Recommendations in a new school bus safety report should begin to pull NSW into line with the rest of the country, said a committee member.
President of the Belt Up for Safety Action Group (BUSAG) Glenda Staniford is a member of the School Bus Safety Community Advisory Committee.
The committee this week handed down its recommendations into school bus safety in rural and regional areas. Among the main recommendations were prohibiting standing passengers on buses travelling on unsealed roads or those in non-urban areas with a speed limit of 80km/h or more, and seatbelts to be phased into all buses over the next 10 years.
The committee was set up by the government last year and Ms Staniford was hopeful it would at least act on the key recommendations.
"I think these recommendations are reasonable and we've given the government a clear set of guidelines about how it can be done," she said.
"We've worked through all the hard stuff - all they have to do is adopt it. It's implementing well-overdue safety recommendations.
"For rural and regional travel this is a big step forward if they adopt them, considering other states and territories in Australia have been putting seatbelts on since 2005.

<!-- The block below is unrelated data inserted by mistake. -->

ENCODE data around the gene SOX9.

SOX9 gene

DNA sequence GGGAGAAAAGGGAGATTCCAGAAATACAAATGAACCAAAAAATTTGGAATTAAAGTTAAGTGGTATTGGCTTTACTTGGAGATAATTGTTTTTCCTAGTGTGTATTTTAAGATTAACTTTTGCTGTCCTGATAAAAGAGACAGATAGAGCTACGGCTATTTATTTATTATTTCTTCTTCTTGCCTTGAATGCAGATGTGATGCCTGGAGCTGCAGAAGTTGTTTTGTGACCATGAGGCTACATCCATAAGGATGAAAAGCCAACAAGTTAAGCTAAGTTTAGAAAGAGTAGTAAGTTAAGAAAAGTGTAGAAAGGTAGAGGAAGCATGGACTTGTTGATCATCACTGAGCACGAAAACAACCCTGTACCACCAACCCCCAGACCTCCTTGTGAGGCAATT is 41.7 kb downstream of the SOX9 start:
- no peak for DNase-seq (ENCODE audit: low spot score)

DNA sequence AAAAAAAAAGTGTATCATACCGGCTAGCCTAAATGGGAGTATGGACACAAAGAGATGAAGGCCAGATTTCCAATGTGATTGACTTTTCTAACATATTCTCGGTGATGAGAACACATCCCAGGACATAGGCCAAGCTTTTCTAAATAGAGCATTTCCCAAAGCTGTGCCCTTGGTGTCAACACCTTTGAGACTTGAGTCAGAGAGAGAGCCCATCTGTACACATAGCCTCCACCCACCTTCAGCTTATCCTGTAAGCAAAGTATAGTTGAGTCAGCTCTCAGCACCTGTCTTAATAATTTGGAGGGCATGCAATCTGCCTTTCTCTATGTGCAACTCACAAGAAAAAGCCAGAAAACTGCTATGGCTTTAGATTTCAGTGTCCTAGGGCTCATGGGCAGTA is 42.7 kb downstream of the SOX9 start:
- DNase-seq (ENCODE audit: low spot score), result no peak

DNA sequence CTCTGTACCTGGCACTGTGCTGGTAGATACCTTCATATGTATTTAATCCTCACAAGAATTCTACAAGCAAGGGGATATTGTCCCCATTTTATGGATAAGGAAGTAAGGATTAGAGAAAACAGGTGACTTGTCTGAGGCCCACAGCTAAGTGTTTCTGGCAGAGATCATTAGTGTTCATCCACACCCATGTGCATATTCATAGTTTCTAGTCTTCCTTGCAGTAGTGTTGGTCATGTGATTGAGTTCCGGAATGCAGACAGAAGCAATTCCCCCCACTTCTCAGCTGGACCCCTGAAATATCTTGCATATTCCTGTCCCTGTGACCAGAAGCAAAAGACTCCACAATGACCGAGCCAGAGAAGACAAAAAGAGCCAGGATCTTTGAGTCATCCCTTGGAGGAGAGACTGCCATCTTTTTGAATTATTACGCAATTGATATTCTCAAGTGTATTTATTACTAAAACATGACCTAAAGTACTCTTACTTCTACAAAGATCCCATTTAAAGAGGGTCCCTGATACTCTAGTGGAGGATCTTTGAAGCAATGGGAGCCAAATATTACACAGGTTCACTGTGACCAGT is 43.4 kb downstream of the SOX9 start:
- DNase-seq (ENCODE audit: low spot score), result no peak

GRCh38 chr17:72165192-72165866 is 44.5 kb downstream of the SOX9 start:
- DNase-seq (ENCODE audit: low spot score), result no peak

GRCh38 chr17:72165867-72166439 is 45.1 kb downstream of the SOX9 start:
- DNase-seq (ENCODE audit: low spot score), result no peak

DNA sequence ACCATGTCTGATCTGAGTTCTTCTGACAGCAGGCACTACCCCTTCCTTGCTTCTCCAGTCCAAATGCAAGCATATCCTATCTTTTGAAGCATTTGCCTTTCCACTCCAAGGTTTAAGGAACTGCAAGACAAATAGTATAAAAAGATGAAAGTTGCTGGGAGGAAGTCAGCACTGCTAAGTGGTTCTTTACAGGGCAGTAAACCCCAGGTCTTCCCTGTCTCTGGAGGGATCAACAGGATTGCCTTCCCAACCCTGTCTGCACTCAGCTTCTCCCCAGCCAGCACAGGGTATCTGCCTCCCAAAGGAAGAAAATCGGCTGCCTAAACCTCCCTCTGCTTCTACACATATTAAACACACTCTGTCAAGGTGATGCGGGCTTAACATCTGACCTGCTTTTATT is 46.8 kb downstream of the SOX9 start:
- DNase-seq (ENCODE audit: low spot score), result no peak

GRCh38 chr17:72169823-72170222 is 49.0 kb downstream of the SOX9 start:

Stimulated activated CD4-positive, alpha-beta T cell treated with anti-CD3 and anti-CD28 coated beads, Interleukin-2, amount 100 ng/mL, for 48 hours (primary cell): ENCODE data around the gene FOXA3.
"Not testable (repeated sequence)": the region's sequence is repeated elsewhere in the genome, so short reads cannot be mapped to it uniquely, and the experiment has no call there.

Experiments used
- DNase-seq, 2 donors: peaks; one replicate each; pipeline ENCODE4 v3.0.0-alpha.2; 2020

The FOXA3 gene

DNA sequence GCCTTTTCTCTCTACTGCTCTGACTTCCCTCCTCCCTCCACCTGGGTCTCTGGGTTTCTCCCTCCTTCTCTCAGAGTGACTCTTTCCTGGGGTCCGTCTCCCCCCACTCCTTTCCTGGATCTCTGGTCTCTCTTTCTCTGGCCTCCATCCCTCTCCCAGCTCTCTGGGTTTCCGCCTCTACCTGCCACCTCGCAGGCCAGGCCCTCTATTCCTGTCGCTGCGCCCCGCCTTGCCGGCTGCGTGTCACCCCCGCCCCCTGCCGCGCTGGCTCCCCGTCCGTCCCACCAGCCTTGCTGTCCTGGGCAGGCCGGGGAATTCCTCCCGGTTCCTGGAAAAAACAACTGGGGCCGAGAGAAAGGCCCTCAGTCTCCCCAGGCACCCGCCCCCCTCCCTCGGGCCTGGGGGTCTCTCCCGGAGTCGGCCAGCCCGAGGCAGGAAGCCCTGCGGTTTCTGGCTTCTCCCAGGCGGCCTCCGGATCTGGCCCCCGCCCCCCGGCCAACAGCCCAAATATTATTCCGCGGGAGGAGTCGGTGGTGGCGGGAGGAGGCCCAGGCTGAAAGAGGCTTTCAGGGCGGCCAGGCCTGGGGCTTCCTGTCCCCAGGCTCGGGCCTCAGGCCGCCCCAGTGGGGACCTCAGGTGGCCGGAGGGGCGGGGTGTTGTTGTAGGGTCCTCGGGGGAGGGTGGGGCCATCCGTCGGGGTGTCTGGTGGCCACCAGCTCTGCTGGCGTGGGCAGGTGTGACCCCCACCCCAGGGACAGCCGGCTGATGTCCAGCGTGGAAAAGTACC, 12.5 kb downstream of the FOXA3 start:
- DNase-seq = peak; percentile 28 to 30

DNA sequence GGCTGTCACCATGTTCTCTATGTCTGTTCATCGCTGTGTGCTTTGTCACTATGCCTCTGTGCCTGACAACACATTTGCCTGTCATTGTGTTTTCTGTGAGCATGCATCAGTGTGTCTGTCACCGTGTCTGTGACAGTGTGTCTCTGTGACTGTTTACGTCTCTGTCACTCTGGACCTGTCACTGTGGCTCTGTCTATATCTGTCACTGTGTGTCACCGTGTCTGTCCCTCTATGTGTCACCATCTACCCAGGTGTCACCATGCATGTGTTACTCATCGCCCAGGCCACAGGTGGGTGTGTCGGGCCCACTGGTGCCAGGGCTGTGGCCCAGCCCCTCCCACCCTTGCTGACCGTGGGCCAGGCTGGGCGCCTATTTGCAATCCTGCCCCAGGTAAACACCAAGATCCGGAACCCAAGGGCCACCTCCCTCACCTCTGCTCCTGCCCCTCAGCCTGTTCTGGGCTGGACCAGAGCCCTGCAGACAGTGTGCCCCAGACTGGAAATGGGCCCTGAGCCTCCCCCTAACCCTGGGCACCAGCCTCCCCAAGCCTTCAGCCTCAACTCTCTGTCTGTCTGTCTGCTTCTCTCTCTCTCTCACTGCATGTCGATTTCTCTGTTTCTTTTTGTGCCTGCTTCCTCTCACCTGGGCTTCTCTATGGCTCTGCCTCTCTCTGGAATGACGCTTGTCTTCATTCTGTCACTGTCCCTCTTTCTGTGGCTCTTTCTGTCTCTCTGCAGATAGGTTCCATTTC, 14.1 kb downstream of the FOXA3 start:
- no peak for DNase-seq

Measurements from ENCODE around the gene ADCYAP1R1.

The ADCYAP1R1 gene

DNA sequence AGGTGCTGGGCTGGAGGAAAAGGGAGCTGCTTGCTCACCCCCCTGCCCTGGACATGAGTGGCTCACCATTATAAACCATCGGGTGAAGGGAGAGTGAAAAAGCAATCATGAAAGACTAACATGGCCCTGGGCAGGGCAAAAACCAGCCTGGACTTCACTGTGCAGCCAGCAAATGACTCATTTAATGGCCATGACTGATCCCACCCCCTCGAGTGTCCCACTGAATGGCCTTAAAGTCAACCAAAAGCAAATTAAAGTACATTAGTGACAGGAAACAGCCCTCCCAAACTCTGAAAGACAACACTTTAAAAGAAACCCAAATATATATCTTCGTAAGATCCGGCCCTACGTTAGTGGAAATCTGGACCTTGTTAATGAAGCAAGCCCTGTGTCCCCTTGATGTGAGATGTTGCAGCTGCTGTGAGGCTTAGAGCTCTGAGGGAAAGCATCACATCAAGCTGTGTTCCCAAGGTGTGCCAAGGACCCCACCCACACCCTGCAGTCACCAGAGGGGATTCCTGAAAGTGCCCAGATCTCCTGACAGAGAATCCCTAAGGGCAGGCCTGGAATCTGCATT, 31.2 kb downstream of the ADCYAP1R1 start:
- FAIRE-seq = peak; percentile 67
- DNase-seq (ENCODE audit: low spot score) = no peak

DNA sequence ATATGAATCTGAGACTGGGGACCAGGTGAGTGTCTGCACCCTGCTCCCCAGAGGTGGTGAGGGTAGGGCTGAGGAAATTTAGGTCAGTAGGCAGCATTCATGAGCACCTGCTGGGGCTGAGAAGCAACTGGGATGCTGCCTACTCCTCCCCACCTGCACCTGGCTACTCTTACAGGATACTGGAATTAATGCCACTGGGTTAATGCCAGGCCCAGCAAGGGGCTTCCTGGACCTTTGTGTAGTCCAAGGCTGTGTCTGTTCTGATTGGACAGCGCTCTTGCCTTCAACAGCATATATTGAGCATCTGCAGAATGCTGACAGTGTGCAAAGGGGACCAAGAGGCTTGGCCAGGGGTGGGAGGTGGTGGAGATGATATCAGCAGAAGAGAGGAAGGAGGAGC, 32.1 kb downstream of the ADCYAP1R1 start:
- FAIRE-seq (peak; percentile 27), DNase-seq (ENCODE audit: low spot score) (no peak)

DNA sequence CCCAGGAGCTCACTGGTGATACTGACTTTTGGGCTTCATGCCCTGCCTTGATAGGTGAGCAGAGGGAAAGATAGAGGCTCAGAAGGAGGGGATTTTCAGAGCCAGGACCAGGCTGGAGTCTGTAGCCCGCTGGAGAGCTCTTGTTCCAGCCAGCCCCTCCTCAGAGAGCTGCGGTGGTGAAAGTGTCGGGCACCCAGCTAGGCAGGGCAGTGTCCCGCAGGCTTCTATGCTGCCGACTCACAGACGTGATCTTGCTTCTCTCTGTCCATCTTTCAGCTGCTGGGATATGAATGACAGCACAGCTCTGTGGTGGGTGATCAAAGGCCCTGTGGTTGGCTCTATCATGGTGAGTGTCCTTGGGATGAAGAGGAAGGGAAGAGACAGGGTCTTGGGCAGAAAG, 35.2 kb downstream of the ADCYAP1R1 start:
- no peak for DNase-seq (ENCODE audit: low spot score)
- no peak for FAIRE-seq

"We're one of the last - there's only Victoria and us not putting them on. And Victoria banned standing back in 1997, so we're really behind."
The areas considered by the report do not include Wollongong and Shellharbour but "non-urban" areas further south.
"Even though we as the bus action group would like to see seatbelts rolled out further, this is a really good first step considering we have waited so long for any step," Ms Staniford said.
She said that adding seatbelts would certainly save lives, as evidenced by the statistics since coaches were required to install them in 1995.
"We haven't had one passenger that was wearing a seatbelt killed or maimed since 1995," she said.
"This is the sort of record that we can be looking for with school buses."
The NSW government will now consider the recommendations of the report.